INVESTIGATION: City salaries and your tax dollars

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OKLAHOMA CITY -- Oklahoma ranks 41 in the nation in household income; the statewide average is $43,225 a year.

However, if you are a worker in the city of Oklahoma City, the average is about $20,000 higher than the statewide average.

City salaries are public information, accessible by request.

The top salary in city government belongs to Oklahoma City Manager Jim Couch, $215,189.28.

There are nine city employees who earn more than $150,000 a year:

  • Major Berry (Asst. City Mgr.) $180,236.16
  • Laura Johnson (Asst. City Mgr.) $169,942.32
  • Dennis Clowers (Asst. City Mgr.) $169,942.32
  • Kenneth Jordan (Municiple Counselor) $163,010.16
  • Marsha Slaughter (Utilities Dir.) $157,080.24
  • Eric Wenger (Public Works Dir.) $154,094.40
  • Bill Citty (Police Chief) $153,739.44
  • Mark Kranenburg (Airports Dir.) $153,468.00

There are 31 city employees who make $125,000 or more.

117 city workers make more than $100,000 a year.

500 employees on the payroll earn $80,000 to $90,000 a year, double the statewide average.

Dianna Berry is the Director of Personnel for the City of Oklahoma City.

Berry earns $132.441.84 a year and has worked for the city 29 years.

Berry said every salary is determined by a formula, based in part on an annual salary survey of other similar cities, like Austin, Nashville, Omaha and Fort Worth.

"We want to make sure we attract and retain qualified individuals," he said. "It's very easy for the private sector to pay their employees significantly more. We need to be competitive to make sure that we are offering a competitive wage and benefit package that's going to attract the most qualified individuals to come and work for the City of Oklahoma City. We've got to look at the ability to pay. Quite honestly there are times when we cannot offer individuals the kind of salary that they are wanting because we know they can go to the private sector and to other cities and make significantly more."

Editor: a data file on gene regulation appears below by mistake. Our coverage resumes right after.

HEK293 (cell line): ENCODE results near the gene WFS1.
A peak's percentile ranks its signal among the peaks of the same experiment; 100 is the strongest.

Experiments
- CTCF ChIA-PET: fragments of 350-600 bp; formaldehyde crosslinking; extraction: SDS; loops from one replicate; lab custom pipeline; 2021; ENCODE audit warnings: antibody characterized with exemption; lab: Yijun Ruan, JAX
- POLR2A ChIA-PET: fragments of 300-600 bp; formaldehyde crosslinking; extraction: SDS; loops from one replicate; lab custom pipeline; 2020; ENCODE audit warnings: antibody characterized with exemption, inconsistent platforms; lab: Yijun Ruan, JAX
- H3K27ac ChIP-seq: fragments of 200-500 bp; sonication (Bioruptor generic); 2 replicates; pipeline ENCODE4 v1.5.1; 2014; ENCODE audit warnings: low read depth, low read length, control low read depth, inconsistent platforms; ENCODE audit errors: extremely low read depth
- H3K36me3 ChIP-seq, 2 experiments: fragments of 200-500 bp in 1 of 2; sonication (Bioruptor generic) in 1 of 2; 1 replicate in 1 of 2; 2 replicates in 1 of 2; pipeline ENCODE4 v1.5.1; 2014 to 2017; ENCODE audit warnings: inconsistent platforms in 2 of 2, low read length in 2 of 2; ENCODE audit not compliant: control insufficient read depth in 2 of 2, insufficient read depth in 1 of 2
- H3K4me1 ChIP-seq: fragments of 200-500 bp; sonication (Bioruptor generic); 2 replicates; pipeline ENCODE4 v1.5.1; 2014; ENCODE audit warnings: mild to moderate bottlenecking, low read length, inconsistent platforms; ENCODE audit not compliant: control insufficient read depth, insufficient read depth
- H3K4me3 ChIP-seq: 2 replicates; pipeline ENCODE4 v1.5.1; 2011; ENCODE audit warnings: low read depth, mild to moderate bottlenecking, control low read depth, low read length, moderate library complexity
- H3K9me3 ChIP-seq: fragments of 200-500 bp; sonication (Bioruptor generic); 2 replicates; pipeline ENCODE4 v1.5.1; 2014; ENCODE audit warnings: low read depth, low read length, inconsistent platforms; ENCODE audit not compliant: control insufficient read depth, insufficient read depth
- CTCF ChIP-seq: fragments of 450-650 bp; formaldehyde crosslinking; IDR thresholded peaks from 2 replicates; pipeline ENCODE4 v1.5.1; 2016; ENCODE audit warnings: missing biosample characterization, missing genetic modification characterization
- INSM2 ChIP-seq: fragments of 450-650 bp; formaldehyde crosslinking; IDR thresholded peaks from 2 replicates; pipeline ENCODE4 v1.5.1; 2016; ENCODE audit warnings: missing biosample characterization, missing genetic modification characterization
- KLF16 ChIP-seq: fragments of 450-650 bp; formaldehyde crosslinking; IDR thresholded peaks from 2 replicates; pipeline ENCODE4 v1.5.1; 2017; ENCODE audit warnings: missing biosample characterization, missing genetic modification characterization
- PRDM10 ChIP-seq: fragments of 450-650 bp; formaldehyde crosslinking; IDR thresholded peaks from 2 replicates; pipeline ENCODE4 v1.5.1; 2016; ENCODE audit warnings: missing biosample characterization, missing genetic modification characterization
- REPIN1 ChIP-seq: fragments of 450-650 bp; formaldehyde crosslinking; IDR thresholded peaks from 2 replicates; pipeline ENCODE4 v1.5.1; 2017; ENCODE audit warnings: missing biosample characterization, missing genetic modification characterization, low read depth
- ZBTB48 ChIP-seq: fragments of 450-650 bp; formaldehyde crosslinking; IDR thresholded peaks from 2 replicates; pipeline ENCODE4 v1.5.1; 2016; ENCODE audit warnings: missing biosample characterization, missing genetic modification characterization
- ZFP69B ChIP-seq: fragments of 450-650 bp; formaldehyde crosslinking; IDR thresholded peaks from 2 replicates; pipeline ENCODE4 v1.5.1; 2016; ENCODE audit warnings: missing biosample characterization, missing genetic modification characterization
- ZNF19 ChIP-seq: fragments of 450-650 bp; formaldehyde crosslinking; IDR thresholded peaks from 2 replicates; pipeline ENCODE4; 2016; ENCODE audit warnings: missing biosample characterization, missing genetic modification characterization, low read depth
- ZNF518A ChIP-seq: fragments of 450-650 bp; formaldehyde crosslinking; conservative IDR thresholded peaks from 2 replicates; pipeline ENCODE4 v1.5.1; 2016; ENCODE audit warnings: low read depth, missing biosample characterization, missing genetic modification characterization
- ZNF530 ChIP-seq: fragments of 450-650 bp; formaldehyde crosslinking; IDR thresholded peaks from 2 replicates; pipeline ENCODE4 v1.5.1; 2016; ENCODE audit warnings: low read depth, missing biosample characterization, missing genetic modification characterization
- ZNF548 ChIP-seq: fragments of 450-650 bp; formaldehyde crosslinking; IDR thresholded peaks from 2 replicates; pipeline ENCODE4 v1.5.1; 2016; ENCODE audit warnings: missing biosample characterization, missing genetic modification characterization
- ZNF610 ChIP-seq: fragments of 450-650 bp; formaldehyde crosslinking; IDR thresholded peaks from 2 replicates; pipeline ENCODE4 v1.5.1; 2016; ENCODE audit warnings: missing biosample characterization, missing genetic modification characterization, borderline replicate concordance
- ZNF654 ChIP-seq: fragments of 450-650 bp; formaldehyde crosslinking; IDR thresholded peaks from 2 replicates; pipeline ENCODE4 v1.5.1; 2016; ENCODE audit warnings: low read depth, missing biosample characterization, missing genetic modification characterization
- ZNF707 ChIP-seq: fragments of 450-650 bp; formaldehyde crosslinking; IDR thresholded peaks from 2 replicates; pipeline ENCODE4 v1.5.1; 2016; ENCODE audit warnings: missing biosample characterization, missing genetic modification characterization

Oklahoma State Auditor Gary Jones is a fierce advocate for advances in online openness and transparency in government.

"I think it's important to have access to all that information whether it's salaries or purchases or how much you're spending for rent," Jones said. "In this day and age people want to know. They want to know what their tax dollars are going for." 

Oklahoma Director of Public Information Kristy Yager makes $105,235.20 a year.

Yager said the city is in the process of updating the website so employee salary information is available online.

Oklahoma County currently posts county employee salary information online monthly.

"We have learned that citizen confidence is extremely important," Yager said. "Citizens are confident in a transparent government and that's why we want to be able to provide information to people as quickly as possible and openly as possible."

The city defends 100 percent of their salaries.

Afterall, there are almost 1,100 city workers who make less than the statewide average.

The lowest paid worker is a custodian who makes $22,696 a year.

"I believe that city employees are proud to be city employees," Yager said. "We may give up a little salary for a the stability of being able to work for the city. It's important to most city employees that we're actually serving our citizens and we're making a difference." 

The city council approves the payroll based on years of service, job qualifications and the status of city coffers.

"Oklahoma has experienced a recession, not quite to the extent that the rest of the country has for sure, but at one point, we were looking at salary rollbacks," Berry said.

There is occasionally talk of cut-backs, salary freezes and moderate wage adjustments.

Many city workers got a raise this year.

It's also important to consider many city employees have union representation, including all firefighters and police officers.

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